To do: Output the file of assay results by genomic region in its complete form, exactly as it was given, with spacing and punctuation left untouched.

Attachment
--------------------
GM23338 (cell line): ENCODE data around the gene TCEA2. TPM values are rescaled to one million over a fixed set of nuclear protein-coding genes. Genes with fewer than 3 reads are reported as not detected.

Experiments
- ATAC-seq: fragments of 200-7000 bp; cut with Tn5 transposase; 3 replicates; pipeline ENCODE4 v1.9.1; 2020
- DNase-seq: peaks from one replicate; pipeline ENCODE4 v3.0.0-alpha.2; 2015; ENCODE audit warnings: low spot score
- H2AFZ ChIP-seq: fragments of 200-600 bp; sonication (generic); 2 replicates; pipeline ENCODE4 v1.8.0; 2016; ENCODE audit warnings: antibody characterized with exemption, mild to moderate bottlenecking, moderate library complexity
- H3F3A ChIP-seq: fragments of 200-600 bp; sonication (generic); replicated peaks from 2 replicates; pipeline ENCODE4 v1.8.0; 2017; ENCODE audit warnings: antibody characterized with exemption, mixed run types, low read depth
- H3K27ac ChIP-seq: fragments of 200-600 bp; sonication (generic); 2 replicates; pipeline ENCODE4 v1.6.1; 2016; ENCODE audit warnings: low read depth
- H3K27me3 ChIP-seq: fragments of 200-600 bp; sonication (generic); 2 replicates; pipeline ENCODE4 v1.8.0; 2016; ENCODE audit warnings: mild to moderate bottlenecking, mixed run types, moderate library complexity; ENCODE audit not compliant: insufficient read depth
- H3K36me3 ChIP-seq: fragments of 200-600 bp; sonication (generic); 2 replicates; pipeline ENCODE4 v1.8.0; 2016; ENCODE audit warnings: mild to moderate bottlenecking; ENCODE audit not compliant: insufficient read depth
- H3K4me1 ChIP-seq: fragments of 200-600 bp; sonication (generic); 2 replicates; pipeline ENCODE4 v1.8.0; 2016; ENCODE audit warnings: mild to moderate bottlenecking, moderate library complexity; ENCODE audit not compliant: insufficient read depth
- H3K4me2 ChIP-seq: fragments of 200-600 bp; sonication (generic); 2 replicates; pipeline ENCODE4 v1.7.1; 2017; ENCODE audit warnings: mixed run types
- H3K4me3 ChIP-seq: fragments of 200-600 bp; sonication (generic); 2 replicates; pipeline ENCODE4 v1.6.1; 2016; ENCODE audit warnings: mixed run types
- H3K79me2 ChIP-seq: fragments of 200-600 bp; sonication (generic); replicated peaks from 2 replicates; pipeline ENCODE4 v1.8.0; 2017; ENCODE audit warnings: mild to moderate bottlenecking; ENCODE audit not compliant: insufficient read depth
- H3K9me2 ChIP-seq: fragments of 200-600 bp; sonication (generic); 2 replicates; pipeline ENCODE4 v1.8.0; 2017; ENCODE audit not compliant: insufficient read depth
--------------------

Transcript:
GM23338 (cell line): ENCODE data around the gene TCEA2. TPM values are rescaled to one million over a fixed set of nuclear protein-coding genes. Genes with fewer than 3 reads are reported as not detected.

Experiments
- ATAC-seq: fragments of 200-7000 bp; cut with Tn5 transposase; 3 replicates; pipeline ENCODE4 v1.9.1; 2020
- DNase-seq: peaks from one replicate; pipeline ENCODE4 v3.0.0-alpha.2; 2015; ENCODE audit warnings: low spot score
- H2AFZ ChIP-seq: fragments of 200-600 bp; sonication (generic); 2 replicates; pipeline ENCODE4 v1.8.0; 2016; ENCODE audit warnings: antibody characterized with exemption, mild to moderate bottlenecking, moderate library complexity
- H3F3A ChIP-seq: fragments of 200-600 bp; sonication (generic); replicated peaks from 2 replicates; pipeline ENCODE4 v1.8.0; 2017; ENCODE audit warnings: antibody characterized with exemption, mixed run types, low read depth
- H3K27ac ChIP-seq: fragments of 200-600 bp; sonication (generic); 2 replicates; pipeline ENCODE4 v1.6.1; 2016; ENCODE audit warnings: low read depth
- H3K27me3 ChIP-seq: fragments of 200-600 bp; sonication (generic); 2 replicates; pipeline ENCODE4 v1.8.0; 2016; ENCODE audit warnings: mild to moderate bottlenecking, mixed run types, moderate library complexity; ENCODE audit not compliant: insufficient read depth
- H3K36me3 ChIP-seq: fragments of 200-600 bp; sonication (generic); 2 replicates; pipeline ENCODE4 v1.8.0; 2016; ENCODE audit warnings: mild to moderate bottlenecking; ENCODE audit not compliant: insufficient read depth
- H3K4me1 ChIP-seq: fragments of 200-600 bp; sonication (generic); 2 replicates; pipeline ENCODE4 v1.8.0; 2016; ENCODE audit warnings: mild to moderate bottlenecking, moderate library complexity; ENCODE audit not compliant: insufficient read depth
- H3K4me2 ChIP-seq: fragments of 200-600 bp; sonication (generic); 2 replicates; pipeline ENCODE4 v1.7.1; 2017; ENCODE audit warnings: mixed run types
- H3K4me3 ChIP-seq: fragments of 200-600 bp; sonication (generic); 2 replicates; pipeline ENCODE4 v1.6.1; 2016; ENCODE audit warnings: mixed run types
- H3K79me2 ChIP-seq: fragments of 200-600 bp; sonication (generic); replicated peaks from 2 replicates; pipeline ENCODE4 v1.8.0; 2017; ENCODE audit warnings: mild to moderate bottlenecking; ENCODE audit not compliant: insufficient read depth
- H3K9me2 ChIP-seq: fragments of 200-600 bp; sonication (generic); 2 replicates; pipeline ENCODE4 v1.8.0; 2017; ENCODE audit not compliant: insufficient read depth